Don’t jump the gun – getting breach notification timing right

With breach events on the rise it is important to manage and respond to them appropriately.

I was chatting to a friend in the water sector last week and we were discussing the increase in data breach events occurring in that sector (and more broadly). We discussed a recent breach incident affecting a number of water utilities and the legal advice they received on notification to the Office of the Australian Information Commissioner (OAIC) and affected individuals. The water sector in Victoria is regulated by the Department of Environment, Land, Water and Planning (or DELWP for short).

In any regulated industry it is critical to involve your regulator as early as possible, as much from a pure compliance perspective but also its just helpful to your relationship with that agency. Industry regulators who come late to the party because an organisation has kept them out of the loop are not well disposed to those organisations either at the time of the incident or moving forward. Good communication even when you do not necessarily know the full extent of a breach builds trust and goodwill. It reduces the incidence of embarrassment by the regulator particularly if the breach becomes public and the regulator is put under pressure to explain their response or respond to ministerial questioning.

However, there is a balance to be struck! Involving your industry regulator at the appropriate time in the event of a breach event is one thing. Sending off a notification to the OAIC without first investigating the breach is another. Unless the breach event needs to be notified quickly, perhaps because it falls within the 72 hour notification obligation under the General Data Protection Regulation (GDPR), it is important to note there is a longer window of 30 days under Australia’s Privacy Act, 1988.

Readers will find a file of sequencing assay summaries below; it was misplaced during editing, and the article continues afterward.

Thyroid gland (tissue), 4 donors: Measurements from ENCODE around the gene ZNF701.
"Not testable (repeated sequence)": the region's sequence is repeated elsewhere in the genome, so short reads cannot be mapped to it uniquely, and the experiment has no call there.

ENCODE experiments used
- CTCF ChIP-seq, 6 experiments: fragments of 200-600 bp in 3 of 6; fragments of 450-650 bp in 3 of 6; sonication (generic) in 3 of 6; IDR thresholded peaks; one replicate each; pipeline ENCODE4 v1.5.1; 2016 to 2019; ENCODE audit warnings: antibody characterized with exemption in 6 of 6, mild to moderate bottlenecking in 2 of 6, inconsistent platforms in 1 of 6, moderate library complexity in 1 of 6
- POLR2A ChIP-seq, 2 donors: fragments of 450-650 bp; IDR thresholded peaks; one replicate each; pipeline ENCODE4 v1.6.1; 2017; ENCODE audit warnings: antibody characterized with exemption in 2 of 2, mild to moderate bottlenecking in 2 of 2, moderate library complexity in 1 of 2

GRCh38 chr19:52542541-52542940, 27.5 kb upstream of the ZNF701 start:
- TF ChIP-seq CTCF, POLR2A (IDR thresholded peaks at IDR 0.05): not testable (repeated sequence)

The clock starts ticking from when you suspect an “eligible data breach” may have occurred. An affected entity will typically wish to understand what has happened at least at a preliminary level before it rushes off to notify. The PageUp case is a good example of an exception to this approach as that company had obligations to notify in both Australia and the EU which required it to notify earlier (within the GDPR’s 72 hour obligation).

Whilst the Information Commissioner encourages organisations to undertake the breach assessment more quickly than 30 days as a matter of good practice and to reduce the risk of serious harm occurring to affected individuals, this 30 day period nevertheless allows affected organisations which are perhaps involved in joint ventures or multi-party arrangements the proper opportunity to assess the incident more effectively.

During this time affected organisations may choose a lead entity to take responsibility for coordinating the overall breach response, setting up an incident response team, liaising with DELWP and making the notification to the OAIC (and affected individuals) following appropriate assessment of the incident.

Any approach which jumps the gun poses risk to the parties involved. The OAIC will likely seek further clarification, DELWP will want to know why they were not notified and other industry participants will want to know why they weren’t consulted properly.

With breach events on the rise, it is important to manage and respond to them appropriately. Make sure you properly include industry regulator consultation and notification within your incident response plan. Yes appropriate notification to the OAIC and affected individuals is important but don’t leave your industry regulator out in the cold.

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